A $10,000 mental experiment for those who run Machine Learning projects

Artemy Malkov, PhD
Feb 16 · 4 min read

Research projects are fundamentally different from development projects. In development, you pay for tangible results. In research, failure can also be a valuable outcome. What can ease the pain of losing money through failed attempts?

by Artemy Malkov, PhD

Are you willing to take $10,000 out of your own pocket and give it to someone, only to have them spend it and fail the next day?

Most research projects, including ML/AI projects, take more time and end up being more expensive than originally planned. This is easy to understand (the trial-and-error process always has a decent percentage of failures), but hard to afford. Business is always about maintaining efficiency and reducing unnecessary costs.

Is failure a necessary cost?

The alternative is to do nothing and cut your research budget to zero. However, in this case you risk lagging behind the competition and losing the entire market within several years. So, companies have to take risks and sponsor innovation and research projects.

As machine learning and AI gain in popularity, more and more companies are pursuing AI initiatives. Here are some ideas for those who are aware of the gaps in their process, and want to establish mature and lean ML / AI product management.

Once you become an AI product manager, you become that “someone” who receives a $100,000-$1,000,000 check from your company’s pocket (which may feel the same as $10,000 from a personal pocket) in order to show tremendous success. Unfortunately, chances are, failure is a more probable outcome.

AI is not similar to traditional software development

If you are running an AI / ML project, it’s obviously not your first project. You have enough experience, with most of it probably being in the IT field. You know about managing teams, creating backlog, writing specs, etc.

However, there’s something different about AI / ML projects that sometimes makes you feel like you’re in a minefield. Data scientists almost never keep to their deadlines. They promise you something, saying, “I need a couple of days to check this and that.”, and after a week they say, “It didn’t work out. I need a few more days.” The same result after another week and so on. In the end, everyone is frustrated — your sponsors say, “We see no progress!”, your team says, “We work day and night and need more time!”. Meanwhile, you’re the manager in the middle between the devil and the deep blue sea, responsible for a project, day after day looking like a failure and a lost investment.

Even if your project is still going fine (congratulations — you’re a great leader), there’s no guarantee you’ll never face a situation like that. A lot of ML projects get stuck when there isn’t sufficient data to fuel the models, and when the expectations of accuracy are too high, beyond the state-of-the-art level and human-level of performance.

After all, machine learning is driven by statistics. Therefore, every success and failure is the outcome of some sort of gamble.

A research project is in fact a process of turning questions and uncertainties into validated hypotheses and discoveries.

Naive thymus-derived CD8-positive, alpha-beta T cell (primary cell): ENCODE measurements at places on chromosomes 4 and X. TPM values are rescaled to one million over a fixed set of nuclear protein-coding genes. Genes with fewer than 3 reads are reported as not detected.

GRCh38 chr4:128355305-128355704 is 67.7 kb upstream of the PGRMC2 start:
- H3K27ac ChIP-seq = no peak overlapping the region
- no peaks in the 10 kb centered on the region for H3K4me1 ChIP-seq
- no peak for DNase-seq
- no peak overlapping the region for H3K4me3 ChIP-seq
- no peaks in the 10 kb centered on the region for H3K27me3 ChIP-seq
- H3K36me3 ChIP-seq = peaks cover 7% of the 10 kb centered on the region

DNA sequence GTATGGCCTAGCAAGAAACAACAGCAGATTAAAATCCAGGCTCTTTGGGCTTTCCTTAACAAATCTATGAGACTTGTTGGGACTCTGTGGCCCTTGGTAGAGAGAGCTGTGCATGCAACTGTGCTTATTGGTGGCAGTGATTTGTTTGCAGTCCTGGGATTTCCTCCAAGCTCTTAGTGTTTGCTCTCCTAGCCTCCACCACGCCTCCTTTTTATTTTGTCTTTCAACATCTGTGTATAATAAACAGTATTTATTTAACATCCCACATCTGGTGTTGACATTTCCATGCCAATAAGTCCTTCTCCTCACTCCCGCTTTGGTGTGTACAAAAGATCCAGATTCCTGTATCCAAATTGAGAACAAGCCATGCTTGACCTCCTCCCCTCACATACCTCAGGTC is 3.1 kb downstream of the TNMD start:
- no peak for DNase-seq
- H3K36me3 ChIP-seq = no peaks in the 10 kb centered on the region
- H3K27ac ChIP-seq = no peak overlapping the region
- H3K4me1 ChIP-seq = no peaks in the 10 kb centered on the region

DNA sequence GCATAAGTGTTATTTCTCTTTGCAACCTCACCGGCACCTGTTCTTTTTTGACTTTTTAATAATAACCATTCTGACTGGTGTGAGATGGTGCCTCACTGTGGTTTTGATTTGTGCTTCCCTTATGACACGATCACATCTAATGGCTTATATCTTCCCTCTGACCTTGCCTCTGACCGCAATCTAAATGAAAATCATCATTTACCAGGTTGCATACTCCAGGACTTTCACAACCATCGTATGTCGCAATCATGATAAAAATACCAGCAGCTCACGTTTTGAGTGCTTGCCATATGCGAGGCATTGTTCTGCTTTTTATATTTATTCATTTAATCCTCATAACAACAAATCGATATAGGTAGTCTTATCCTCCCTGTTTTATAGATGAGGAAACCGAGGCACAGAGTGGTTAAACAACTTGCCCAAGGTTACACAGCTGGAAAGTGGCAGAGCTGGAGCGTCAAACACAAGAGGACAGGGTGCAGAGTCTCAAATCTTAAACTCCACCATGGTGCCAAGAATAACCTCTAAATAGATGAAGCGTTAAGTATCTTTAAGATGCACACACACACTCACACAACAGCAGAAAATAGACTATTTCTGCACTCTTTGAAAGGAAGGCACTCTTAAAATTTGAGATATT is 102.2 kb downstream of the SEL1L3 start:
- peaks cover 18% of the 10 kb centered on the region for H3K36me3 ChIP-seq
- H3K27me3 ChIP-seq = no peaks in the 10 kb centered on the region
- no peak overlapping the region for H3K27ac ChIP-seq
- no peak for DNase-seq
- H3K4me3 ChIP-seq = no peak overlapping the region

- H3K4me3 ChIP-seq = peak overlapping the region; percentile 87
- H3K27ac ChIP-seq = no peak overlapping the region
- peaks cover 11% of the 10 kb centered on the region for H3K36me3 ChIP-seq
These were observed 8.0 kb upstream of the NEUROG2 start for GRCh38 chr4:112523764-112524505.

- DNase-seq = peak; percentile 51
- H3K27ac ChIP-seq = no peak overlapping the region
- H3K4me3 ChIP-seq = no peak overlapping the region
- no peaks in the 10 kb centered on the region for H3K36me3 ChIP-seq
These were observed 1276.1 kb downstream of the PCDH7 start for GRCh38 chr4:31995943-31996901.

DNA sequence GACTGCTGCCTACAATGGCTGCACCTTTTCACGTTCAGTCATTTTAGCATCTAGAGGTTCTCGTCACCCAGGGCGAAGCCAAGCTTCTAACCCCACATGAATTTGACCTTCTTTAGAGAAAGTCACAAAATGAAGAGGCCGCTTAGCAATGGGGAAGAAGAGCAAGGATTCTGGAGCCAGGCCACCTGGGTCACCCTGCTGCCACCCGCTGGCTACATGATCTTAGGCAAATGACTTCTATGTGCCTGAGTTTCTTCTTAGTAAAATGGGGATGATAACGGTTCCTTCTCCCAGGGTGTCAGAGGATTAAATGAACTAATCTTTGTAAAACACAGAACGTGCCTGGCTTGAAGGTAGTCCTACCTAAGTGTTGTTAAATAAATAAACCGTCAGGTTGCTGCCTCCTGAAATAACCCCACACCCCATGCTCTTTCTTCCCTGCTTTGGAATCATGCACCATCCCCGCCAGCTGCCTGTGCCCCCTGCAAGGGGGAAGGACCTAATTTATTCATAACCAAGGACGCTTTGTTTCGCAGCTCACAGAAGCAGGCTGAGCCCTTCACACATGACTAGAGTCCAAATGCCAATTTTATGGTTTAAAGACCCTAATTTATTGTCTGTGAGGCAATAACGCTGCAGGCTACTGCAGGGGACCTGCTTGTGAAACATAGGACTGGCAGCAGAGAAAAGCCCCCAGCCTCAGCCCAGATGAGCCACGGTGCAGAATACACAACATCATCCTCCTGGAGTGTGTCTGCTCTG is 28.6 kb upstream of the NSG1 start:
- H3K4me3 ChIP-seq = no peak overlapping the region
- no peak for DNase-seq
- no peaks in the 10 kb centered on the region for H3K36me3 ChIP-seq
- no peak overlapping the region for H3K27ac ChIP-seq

Research is a maze game with multiple blind alleys. If you are lucky and pick the right pathway in the labyrinth, you save a lot of time and money. If not, your team may spend weeks, months, or even years, trying to solve a puzzle, construct a working solution, hit the target score of an ML model, or whatever else is your project about.

Organize your next research project the right way from the beginning.

There is a nice M.I.S.S.I.O.N. framework that can help you set up an AI project the right way. In short, here are some key points:

  1. Research (discovery) projects are much harder to estimate than traditional development (delivery) projects. Development: deliverables may be planned quite precisely, and failures are unwelcome. Research: discoveries are unpredictable and occur after a sequence of failed experiments, and failures are inevitable by design.
  2. You can not predict whether the next experiment will fail or succeed, but you may manage the risks and expectations of the stakeholders, so that even if it fails, it will be a valuable learning experience and a step towards success.
  3. Don’t rush with machine learning experiments. First, establish a solid M.I.S.S.I.O.N. statement, achieving clarity and a shared understanding about the main components — Money, Ideas, Strategy, Skills, Inputs, Outputs, and Nuances of the upcoming AI project.
  4. Without clarity on each component, you are taking a huge risk. If something goes wrong down the road (and it will, because research projects are failure-driven), you may lose the support of the stakeholders.
  5. Spend additional time early in the project in order to establish a transparent, failure-tolerant, yet propulsive management process.

Product AI

AI Product Management Magazine for Product/Project Managers and Solution Architects

Artemy Malkov, PhD

Written by

Scientist, Entrepreneur, AI Product Management practitioner

Product AI

Product AI is a magazine that covers AI product/project management, AI business cases and reference architectures. We invite product experts and solution architects to share their knowledge here.

Artemy Malkov, PhD

Written by

Scientist, Entrepreneur, AI Product Management practitioner

Product AI

Product AI is a magazine that covers AI product/project management, AI business cases and reference architectures. We invite product experts and solution architects to share their knowledge here.

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